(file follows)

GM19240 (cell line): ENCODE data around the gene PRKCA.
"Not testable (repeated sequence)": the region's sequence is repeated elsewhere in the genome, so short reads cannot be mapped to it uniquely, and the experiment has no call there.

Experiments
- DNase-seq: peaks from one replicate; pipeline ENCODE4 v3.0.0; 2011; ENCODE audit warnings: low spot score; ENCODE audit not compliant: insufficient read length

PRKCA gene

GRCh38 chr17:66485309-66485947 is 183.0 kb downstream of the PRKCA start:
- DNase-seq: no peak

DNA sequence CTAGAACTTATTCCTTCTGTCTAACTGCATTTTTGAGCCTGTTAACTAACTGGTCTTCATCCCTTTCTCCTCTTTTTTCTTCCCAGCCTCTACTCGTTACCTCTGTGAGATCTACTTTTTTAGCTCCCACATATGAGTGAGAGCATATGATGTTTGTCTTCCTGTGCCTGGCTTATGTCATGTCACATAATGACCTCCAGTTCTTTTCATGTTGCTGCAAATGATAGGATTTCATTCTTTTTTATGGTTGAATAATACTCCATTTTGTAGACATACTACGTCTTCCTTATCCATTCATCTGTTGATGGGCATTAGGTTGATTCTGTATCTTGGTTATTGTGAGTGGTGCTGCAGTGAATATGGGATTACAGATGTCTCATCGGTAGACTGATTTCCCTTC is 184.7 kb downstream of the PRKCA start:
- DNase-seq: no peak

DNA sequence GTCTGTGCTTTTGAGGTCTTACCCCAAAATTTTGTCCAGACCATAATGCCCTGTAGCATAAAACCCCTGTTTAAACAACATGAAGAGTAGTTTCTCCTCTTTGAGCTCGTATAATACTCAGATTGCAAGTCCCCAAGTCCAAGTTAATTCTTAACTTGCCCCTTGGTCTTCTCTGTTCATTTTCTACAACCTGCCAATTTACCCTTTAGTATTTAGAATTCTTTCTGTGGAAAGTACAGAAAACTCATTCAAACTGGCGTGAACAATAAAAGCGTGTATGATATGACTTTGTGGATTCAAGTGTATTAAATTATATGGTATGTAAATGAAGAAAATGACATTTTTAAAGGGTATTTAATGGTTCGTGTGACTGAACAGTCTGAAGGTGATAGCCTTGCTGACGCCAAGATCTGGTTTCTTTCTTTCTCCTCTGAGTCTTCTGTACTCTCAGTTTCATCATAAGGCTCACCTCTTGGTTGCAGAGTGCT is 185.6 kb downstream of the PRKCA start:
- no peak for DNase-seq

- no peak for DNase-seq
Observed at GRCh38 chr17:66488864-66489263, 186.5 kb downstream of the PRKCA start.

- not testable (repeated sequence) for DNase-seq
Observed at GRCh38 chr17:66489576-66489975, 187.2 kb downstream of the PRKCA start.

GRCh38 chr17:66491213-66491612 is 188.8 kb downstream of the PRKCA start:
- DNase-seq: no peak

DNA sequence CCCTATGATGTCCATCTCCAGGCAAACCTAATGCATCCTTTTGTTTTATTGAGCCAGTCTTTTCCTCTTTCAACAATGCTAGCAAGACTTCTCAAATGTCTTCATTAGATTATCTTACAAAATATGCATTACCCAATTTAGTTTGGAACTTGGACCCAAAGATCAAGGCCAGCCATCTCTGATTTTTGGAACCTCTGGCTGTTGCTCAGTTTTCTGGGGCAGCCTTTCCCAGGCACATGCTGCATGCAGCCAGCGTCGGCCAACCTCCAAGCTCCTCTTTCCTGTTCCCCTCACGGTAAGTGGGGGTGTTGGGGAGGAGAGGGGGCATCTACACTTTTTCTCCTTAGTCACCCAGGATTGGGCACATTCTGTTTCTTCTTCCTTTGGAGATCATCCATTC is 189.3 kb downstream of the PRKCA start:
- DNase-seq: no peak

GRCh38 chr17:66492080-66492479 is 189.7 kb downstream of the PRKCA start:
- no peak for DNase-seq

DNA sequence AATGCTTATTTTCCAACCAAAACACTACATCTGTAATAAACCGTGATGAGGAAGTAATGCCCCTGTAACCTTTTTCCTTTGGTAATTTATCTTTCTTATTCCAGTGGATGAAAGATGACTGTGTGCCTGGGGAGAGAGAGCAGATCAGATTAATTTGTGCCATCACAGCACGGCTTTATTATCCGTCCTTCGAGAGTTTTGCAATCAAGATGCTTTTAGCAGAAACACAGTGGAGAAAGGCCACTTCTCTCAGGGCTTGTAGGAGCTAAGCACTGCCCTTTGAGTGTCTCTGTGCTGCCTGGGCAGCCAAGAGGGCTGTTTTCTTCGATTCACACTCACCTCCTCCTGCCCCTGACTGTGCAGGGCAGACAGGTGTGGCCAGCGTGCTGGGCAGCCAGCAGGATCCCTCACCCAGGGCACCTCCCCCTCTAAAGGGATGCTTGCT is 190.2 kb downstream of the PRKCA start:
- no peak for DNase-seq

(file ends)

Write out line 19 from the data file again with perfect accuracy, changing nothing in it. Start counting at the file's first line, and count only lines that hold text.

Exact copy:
- DNase-seq: no peak